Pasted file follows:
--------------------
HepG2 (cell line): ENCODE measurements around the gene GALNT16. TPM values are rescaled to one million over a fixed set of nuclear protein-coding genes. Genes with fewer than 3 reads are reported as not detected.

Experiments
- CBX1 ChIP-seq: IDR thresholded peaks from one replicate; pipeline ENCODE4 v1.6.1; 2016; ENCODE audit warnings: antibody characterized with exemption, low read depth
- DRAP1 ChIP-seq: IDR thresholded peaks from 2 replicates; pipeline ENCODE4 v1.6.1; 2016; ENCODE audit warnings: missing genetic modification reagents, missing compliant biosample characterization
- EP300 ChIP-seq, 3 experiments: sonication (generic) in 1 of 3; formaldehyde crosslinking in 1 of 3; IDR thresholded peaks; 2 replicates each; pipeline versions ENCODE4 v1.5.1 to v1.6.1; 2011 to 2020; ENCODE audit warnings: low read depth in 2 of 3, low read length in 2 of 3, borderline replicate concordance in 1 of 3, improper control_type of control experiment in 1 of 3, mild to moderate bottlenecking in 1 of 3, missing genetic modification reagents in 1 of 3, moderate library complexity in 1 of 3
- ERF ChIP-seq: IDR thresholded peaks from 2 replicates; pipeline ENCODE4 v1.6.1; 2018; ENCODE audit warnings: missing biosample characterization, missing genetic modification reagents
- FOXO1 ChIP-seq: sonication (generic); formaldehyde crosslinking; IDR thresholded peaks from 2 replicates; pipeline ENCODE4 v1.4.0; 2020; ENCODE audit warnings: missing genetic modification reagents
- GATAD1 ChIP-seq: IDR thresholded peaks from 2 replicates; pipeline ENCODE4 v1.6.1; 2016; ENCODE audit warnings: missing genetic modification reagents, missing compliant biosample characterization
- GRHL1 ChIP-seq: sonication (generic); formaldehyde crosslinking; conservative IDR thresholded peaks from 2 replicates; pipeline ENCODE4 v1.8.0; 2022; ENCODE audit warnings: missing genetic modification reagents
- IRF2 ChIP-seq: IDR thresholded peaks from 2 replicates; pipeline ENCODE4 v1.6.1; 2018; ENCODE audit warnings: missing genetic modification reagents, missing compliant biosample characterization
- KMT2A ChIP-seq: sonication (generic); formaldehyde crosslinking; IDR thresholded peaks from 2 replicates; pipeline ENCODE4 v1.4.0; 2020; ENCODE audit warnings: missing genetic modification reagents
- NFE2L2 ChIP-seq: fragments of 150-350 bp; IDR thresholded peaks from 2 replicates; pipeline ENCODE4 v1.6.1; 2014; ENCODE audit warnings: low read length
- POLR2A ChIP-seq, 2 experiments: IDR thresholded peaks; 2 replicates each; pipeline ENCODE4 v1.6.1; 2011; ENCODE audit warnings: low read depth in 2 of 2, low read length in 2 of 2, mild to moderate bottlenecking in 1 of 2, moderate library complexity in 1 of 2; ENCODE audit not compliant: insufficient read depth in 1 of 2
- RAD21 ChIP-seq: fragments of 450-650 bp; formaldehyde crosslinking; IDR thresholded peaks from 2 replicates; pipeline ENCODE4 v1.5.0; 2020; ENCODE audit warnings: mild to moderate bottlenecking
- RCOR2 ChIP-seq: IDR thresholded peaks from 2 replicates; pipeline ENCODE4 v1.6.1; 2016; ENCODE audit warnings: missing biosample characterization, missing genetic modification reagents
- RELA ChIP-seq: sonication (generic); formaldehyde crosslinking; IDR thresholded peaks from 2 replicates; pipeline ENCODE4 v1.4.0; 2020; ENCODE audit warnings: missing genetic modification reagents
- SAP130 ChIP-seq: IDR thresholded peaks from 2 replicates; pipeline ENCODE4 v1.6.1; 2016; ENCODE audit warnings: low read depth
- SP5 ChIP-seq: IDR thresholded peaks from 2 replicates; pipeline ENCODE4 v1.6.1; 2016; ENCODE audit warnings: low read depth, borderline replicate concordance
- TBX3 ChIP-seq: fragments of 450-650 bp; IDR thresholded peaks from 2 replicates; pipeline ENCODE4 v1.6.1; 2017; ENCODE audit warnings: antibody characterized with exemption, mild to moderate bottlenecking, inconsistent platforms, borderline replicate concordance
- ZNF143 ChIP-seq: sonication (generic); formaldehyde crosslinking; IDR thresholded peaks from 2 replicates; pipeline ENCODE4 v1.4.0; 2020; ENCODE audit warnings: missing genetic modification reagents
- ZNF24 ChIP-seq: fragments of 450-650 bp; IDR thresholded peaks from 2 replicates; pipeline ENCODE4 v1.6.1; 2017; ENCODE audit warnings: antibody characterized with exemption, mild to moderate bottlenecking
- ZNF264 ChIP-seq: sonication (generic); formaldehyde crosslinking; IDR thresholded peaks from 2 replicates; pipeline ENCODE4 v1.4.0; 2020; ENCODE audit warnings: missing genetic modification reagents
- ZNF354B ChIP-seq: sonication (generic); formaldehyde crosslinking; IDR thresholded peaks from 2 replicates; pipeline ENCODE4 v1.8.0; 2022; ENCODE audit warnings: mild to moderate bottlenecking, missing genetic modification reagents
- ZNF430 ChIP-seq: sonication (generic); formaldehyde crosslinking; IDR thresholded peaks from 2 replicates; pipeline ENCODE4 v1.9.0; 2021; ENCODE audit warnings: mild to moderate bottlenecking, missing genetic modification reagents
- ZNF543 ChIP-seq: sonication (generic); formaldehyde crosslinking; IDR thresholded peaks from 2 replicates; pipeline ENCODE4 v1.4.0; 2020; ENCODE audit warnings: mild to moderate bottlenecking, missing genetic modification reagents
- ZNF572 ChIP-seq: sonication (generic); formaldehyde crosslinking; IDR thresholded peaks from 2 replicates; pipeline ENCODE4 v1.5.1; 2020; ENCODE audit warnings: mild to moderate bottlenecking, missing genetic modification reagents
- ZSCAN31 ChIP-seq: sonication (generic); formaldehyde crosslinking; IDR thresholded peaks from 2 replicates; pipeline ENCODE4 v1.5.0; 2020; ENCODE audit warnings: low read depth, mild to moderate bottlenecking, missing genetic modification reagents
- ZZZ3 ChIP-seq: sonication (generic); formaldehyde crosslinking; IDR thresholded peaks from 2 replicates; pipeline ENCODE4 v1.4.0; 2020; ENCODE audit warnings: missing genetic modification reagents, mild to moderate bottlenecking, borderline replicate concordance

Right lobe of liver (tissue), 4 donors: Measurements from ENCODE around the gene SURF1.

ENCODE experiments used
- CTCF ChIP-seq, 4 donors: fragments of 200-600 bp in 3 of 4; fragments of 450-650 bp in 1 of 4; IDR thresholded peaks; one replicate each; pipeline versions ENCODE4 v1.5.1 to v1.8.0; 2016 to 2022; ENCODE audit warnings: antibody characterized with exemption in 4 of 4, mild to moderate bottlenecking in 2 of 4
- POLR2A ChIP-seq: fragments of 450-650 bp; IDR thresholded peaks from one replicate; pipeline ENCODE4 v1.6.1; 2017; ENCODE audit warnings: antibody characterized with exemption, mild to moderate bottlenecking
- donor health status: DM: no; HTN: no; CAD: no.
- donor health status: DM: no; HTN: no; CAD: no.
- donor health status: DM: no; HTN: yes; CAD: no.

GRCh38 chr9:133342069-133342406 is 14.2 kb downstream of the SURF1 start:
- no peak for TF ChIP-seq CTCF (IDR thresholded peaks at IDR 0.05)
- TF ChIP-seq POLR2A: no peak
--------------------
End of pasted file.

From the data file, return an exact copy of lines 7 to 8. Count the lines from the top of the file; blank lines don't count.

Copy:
- FOXO1 ChIP-seq: sonication (generic); formaldehyde crosslinking; IDR thresholded peaks from 2 replicates; pipeline ENCODE4 v1.4.0; 2020; ENCODE audit warnings: missing genetic modification reagents
- GATAD1 ChIP-seq: IDR thresholded peaks from 2 replicates; pipeline ENCODE4 v1.6.1; 2016; ENCODE audit warnings: missing genetic modification reagents, missing compliant biosample characterization